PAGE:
Thursday, June 11, 2009

The joys of downtown hawk watching

Yesterday afternoon, I was reminded again how remarkable an experience it is to watch this pair of red tail hawks raising their family amid the skyscrapers and expressways of downtown Philadelphia.
I spent a couple of hours on the street outside the Franklin Institute observing the nest and the surrounding buildings and trees hoping to see the eyasses and their parents.

I was joined by Kay Meng who took the remarkable images you see here, and several other hawkaholics. It was a humid, hazy afternoon, and for the first hour we saw nothing but an empty nest and empty sky. We entertained ourselves and our Twittering followers by parading on the sidewalk where the hawkcam inside the Franklin could pick us up, and then watching this idiocy on my laptop - hawkwatchers watching hawkwatchers watching hawkwatchers!

Suddenly, from nowhere a parent hawk flew past the empty nest with a large mouse in its talons, and settled on a ledge near the top of the Franklin's roof. A few moments later, an eyass flew in from the trees lining the Benjamin Franklin Parkway, and tried to land near its parent.

It misjudged the ledge and had to cling onto the moulding. It then tried to literally climb up the wall, couldn't get a grip, and had to drop into a tree on Winter Street down below.

The mouse-carrying parent then flew from the roof down to the street, paused almost as if wanting the youngster to see where it was, then flew up into a nearby tree and started calling to the eyass to join it. The eyass flew over and made a wobbly, but much better landing near its parent and was promptly rewarded with the mouse.

Then came the big test - balancing on the branch while holding the mouse with one foot, and then trying to eat it!

While all this was happening, one of the hawkwatchers noticed the other parent sitting on a lamp post, then saw an eyass on top of a nearby monument. This was really exciting as we had four of our five hawks in sight!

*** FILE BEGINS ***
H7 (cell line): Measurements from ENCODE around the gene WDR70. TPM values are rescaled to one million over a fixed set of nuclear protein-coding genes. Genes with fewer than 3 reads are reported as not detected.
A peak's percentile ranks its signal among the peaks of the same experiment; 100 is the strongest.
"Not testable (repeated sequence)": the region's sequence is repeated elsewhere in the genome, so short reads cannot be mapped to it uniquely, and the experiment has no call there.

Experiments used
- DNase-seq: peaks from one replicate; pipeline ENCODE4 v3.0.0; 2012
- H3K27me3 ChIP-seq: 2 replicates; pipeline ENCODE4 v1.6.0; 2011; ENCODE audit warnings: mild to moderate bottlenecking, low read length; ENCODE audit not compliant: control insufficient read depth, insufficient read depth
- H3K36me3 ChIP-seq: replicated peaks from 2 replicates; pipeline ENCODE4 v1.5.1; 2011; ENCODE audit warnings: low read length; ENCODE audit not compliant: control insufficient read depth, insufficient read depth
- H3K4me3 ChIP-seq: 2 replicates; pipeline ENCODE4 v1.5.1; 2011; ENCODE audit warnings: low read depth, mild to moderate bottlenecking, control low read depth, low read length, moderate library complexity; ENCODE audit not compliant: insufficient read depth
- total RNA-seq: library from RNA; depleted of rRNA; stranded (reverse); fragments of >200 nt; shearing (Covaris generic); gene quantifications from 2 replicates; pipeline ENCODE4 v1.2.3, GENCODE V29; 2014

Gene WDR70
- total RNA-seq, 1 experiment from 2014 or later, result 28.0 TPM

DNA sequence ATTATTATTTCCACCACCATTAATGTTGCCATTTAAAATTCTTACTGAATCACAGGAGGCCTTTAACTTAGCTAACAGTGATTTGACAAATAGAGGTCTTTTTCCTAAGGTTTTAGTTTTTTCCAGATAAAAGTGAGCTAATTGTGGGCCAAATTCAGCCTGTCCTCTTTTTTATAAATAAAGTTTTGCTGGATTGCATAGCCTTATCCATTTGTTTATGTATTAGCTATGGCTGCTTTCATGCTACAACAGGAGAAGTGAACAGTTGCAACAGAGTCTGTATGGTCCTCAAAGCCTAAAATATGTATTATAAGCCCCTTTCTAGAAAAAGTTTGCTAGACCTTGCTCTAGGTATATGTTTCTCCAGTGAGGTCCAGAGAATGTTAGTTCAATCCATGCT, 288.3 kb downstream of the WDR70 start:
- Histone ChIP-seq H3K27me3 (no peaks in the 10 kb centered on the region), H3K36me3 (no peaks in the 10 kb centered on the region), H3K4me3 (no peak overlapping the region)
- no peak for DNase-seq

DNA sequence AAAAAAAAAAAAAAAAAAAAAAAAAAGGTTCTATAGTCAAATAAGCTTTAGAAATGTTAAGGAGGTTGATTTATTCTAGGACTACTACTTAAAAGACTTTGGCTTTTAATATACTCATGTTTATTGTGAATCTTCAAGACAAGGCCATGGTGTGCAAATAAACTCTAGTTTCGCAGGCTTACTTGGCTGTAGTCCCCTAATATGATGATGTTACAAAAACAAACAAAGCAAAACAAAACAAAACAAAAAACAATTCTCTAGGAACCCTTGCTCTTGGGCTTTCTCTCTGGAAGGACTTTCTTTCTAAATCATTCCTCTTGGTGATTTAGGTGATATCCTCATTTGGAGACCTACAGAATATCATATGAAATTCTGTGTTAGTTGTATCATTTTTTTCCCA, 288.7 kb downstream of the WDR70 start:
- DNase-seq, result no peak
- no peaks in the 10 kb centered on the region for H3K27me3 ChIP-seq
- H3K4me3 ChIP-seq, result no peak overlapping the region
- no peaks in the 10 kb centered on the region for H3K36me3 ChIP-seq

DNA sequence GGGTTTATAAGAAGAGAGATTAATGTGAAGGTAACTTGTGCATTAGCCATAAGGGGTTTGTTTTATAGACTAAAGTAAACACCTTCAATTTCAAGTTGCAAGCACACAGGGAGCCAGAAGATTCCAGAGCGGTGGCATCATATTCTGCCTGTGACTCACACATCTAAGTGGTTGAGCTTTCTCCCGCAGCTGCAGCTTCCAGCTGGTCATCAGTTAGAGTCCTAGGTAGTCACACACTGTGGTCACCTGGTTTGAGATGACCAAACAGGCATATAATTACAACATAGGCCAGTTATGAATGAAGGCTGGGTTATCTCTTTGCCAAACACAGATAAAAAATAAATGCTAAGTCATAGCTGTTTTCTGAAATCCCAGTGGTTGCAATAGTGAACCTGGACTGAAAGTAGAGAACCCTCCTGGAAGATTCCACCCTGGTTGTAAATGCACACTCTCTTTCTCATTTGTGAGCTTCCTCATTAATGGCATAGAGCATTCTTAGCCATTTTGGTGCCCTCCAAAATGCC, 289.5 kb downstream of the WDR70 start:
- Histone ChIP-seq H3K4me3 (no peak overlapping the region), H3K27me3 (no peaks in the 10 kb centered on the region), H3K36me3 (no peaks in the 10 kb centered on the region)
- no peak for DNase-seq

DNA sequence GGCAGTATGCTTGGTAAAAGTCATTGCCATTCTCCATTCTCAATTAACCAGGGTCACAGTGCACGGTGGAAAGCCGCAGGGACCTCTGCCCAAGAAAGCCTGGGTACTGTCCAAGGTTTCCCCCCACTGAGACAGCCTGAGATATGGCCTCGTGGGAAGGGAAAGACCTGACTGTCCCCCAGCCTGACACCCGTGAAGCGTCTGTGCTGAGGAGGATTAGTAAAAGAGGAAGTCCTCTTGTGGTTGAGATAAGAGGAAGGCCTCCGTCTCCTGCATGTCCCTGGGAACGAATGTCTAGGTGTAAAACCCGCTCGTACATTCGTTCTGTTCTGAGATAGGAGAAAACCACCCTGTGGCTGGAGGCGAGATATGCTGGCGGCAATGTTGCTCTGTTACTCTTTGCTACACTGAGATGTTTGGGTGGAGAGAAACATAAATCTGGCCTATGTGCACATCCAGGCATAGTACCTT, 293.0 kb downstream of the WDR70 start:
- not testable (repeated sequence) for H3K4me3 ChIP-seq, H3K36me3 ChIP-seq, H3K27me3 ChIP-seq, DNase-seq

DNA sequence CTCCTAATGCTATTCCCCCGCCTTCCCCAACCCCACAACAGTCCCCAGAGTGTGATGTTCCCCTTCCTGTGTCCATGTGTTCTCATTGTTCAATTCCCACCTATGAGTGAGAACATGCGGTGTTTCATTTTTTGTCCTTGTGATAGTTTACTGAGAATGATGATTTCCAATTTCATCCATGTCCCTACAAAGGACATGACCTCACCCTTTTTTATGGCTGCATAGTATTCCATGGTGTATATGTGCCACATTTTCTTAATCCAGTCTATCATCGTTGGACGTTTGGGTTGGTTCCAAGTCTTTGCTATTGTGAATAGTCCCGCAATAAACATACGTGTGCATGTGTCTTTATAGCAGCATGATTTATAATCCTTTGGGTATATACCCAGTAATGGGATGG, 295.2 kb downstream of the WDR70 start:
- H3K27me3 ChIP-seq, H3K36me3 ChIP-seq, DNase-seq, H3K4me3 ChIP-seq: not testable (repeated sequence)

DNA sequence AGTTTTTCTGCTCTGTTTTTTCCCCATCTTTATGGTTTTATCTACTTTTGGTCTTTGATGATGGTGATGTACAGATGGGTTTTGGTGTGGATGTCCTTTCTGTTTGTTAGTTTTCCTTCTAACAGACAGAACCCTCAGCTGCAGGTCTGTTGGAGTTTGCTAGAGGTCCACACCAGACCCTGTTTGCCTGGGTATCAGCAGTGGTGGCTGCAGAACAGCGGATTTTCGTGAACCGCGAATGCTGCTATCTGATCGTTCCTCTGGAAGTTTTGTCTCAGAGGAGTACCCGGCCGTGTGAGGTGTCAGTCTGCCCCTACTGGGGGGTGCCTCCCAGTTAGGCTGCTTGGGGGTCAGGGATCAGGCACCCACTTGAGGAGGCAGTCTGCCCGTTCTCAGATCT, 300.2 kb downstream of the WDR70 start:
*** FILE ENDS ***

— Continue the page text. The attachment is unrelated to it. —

The fun began when these hawks started moving. The parent with the mouse left it with the tree eyass and flew up the Parkway, chased furiously by a flock of small birds which it totally ignored. The monument eyass flew into a nearby tree, and we suddenly saw that it was joining the third sibling which had been perching there unnoticed. In all this excitement, we did not see the lamp post parent leave. The mouse eyass finished her mouse and flew strongly out of tree, across Parkway and into another tree. So we had three eyasses in trees, but no parents.

There was a pause in the action, and we looked in awe at the astonishing images that Kay had captured. Every so often, someone would swing their binoculars over to the trees to check on the eyasses, but not much was happening.

Then in the space of about ten minutes we had more hawk action than we could keep up with. I was Twittering away on my laptop as my binoculared compadres were calling out:
"Parent just landed in nest and flown back to tree to feed squawking eyass."
" I've got dad or mom - hard to know. It's sitting on the lamp post."
"Incoming hawks! One on top of the pediment over Fels entrance, and one in tree on Winter Street."
" I've got a parent on top of the FI. I can see a red tail."
" OK - we've got one in the nest, one in the tree and one on the FI."
"The FI parent just took off across the Ben Franklin Parkway towards trees by the Free Library."
" The eyass is still in tree. Dad landed on a window ledge three windows to left of nest."

And so it continued with the birds zipping from one spot to another, while we played Where's Waldo with hawks! And then the magical moment when we knew for sure that this precious hawk family was fully intact:

"OK - we've got an eyass on the monument, one in the tree, mom's flying over there, and dad and one eyass are on the roof - we've got all five!"

So our hawk family is doing just beautifully, thriving in their downtown landscape, while we have the privilege to watch them continue to raise and teach their youngsters the ways of urban hawkdom.


  1. The pics and the commentary are simply magnificent! You two make a great team. :-)

  2. I agree with JJ; the two of you absolutely could make a living at this if you wanted to. Or you could just continue having a great time with no commercial pressure! At any rate, it's been (and continues to be) my distinct pleasure to reap the benefits of your abilities and wit.

  3. The hawk saga has been amazing for my children to see and now read about. Thanks for blogging! We are enjoying every morsel.

  4. What a great post. The story and the picture are just amazing. Wish I could have been there.

  5. Della you are as wonderful a story teller as Kay is a photographer. Thank you both for adding your talents to this already magnificent adventure.

  6. Until now, my updates were from the cam. I'm so glad to know the hawks are doing well -- thank you for keeping us informed when we can no longer see what's happening!